The feet were the area with the highest prevalence of MSD symptoms (50.0%), followed by the low back (47.4%) and wrist/hand (30.1%) in workers. Whereas, the low back was the area with the highest prevalence of MSD symptoms (21.3%) in control group. There were significant difference between the two occupational subgroups in relation to the prevalence all of MSD symptoms (Table 2).

Due to feet and low back symptoms missed work the workers, 19.4 and 17.9%, respectively. After low back symptoms, workers were more likely to miss work due to wrist/hand symptoms (8.2%) and upper back symptoms (7.7%). In the control group, the low back, feet and neck symptoms were the highest prevalence of missed work (2%).

Table 4: Factors associated with prevalence symptoms of MSD in assembly line workers
Image for - Musculoskeletal Symptoms Among Automobile Assembly Line Workers
OR, Odds ratio., CI, Confidence Interval., *, Significantly different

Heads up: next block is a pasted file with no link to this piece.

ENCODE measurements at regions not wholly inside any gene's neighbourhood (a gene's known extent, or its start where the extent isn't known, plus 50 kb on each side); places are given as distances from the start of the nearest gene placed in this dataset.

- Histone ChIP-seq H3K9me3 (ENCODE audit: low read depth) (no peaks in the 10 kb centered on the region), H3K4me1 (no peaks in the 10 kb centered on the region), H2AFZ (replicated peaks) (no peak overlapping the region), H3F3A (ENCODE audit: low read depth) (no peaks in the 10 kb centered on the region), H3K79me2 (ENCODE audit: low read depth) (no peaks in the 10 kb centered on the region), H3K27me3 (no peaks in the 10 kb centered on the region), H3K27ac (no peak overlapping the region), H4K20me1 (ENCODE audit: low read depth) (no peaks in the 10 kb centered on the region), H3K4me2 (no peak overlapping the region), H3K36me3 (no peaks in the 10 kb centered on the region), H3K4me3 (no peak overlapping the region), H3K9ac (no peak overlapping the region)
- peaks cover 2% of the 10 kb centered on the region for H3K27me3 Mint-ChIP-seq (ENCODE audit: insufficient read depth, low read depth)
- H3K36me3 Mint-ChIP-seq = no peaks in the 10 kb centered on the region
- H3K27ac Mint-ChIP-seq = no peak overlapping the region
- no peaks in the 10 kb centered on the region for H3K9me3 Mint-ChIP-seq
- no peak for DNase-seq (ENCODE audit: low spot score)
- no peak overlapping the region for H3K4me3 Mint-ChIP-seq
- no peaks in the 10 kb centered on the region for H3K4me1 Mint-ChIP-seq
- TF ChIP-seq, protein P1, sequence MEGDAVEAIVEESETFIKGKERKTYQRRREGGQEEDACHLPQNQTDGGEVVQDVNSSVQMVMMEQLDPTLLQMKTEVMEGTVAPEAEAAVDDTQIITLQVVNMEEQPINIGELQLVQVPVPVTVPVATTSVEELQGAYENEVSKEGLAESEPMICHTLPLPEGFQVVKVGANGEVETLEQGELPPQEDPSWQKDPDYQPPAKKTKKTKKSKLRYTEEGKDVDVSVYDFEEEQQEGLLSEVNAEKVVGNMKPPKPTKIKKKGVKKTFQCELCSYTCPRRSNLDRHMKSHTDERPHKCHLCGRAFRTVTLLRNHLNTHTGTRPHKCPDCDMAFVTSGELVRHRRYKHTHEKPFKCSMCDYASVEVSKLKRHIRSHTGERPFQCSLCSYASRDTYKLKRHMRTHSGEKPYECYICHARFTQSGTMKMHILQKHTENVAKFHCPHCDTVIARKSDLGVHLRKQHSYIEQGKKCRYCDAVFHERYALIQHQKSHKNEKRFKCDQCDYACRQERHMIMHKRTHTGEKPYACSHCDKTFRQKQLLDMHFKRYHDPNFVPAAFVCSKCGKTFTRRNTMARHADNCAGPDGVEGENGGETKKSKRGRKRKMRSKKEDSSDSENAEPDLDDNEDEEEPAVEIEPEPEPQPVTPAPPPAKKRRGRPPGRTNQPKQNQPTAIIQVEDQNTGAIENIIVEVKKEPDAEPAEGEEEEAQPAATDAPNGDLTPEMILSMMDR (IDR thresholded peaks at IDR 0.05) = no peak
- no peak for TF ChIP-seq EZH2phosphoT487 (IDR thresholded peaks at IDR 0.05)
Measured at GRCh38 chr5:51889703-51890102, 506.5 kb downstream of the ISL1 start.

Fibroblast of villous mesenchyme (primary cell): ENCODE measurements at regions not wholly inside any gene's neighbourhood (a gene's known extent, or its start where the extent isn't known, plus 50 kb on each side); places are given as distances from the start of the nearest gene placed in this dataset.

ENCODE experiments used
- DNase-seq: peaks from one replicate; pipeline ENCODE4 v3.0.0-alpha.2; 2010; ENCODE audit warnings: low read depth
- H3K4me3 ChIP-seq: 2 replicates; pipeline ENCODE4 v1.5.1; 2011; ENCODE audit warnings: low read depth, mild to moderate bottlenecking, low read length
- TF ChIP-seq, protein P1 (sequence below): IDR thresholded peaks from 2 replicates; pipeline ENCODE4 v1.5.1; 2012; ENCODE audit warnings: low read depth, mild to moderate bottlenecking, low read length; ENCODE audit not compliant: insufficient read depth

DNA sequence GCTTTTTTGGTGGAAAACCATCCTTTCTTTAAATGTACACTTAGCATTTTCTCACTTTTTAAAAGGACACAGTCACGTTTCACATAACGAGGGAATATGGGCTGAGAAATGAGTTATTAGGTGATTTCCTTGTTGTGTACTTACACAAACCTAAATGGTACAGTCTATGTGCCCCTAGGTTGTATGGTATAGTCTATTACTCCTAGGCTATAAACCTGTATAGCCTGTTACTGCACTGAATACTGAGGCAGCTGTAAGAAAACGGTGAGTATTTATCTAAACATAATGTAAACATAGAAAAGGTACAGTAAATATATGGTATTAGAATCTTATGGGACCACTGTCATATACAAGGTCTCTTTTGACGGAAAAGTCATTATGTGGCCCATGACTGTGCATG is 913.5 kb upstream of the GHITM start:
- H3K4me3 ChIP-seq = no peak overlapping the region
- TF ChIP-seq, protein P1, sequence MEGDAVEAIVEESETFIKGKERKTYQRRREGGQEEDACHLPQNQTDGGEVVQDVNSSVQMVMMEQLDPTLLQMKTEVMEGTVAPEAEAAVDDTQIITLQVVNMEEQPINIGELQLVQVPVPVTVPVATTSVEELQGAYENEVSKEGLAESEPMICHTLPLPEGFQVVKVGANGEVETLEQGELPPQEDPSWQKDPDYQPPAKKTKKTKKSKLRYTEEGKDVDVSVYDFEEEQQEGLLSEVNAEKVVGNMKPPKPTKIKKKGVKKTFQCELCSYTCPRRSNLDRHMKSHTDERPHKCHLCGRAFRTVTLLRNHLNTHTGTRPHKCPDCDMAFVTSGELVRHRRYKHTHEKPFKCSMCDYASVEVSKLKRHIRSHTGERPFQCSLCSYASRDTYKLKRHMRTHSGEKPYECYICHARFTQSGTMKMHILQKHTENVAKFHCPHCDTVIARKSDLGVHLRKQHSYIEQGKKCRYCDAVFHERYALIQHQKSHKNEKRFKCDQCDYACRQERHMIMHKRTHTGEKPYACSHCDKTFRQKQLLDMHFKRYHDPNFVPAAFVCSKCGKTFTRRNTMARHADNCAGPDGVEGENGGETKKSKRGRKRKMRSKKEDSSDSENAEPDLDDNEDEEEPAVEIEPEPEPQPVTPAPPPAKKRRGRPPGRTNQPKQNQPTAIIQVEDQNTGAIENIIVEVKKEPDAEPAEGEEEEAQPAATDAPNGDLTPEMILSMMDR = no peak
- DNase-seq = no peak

Table 5: Prevalence of MSD symptoms by anatomic site, age and duration of employment in assembly line workers
Image for - Musculoskeletal Symptoms Among Automobile Assembly Line Workers

There were significant differences between the two occupational subgroups in relation to the prevalence of missed work by all of MSD symptoms, except neck and elbow symptoms (Table 3).

There were significant differences between education status and cigarette smoke with prevalence of MSD symptoms (p<0.00001 to 0.03). There were no significant differences between prevalence of MSD symptoms and other demographic variables. The highest odds ratio elbow symptoms were for education status (OR = 6.44; 95% CI = 1.89-21.91), followed by the wrist/hand symptoms (OR = 5.01; 95% CI = 2.38-10.55) and feet symptoms (OR = 3.84; 95% CI = 2.29-6.42) in workers (Table 4).